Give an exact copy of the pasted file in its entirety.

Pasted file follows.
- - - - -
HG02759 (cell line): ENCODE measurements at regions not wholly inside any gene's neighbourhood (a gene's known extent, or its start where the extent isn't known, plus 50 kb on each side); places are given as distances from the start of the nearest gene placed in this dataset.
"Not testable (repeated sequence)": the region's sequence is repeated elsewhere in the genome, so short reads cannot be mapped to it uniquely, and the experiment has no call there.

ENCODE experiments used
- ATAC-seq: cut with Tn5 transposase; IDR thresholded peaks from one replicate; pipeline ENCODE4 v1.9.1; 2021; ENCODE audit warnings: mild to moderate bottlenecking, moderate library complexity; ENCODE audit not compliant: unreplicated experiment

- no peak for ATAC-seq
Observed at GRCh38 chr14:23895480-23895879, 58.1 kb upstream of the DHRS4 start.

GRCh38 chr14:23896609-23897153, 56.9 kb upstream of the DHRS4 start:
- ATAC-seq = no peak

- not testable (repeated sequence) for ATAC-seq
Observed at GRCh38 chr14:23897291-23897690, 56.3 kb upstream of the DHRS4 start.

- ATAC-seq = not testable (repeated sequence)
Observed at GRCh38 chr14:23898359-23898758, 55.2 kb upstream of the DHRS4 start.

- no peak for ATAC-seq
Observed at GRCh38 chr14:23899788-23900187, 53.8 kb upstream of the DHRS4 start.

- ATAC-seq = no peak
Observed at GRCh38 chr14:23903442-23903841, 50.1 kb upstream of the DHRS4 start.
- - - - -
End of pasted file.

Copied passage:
HG02759 (cell line): ENCODE measurements at regions not wholly inside any gene's neighbourhood (a gene's known extent, or its start where the extent isn't known, plus 50 kb on each side); places are given as distances from the start of the nearest gene placed in this dataset.
"Not testable (repeated sequence)": the region's sequence is repeated elsewhere in the genome, so short reads cannot be mapped to it uniquely, and the experiment has no call there.

ENCODE experiments used
- ATAC-seq: cut with Tn5 transposase; IDR thresholded peaks from one replicate; pipeline ENCODE4 v1.9.1; 2021; ENCODE audit warnings: mild to moderate bottlenecking, moderate library complexity; ENCODE audit not compliant: unreplicated experiment

- no peak for ATAC-seq
Observed at GRCh38 chr14:23895480-23895879, 58.1 kb upstream of the DHRS4 start.

GRCh38 chr14:23896609-23897153, 56.9 kb upstream of the DHRS4 start:
- ATAC-seq = no peak

- not testable (repeated sequence) for ATAC-seq
Observed at GRCh38 chr14:23897291-23897690, 56.3 kb upstream of the DHRS4 start.

- ATAC-seq = not testable (repeated sequence)
Observed at GRCh38 chr14:23898359-23898758, 55.2 kb upstream of the DHRS4 start.

- no peak for ATAC-seq
Observed at GRCh38 chr14:23899788-23900187, 53.8 kb upstream of the DHRS4 start.

- ATAC-seq = no peak
Observed at GRCh38 chr14:23903442-23903841, 50.1 kb upstream of the DHRS4 start.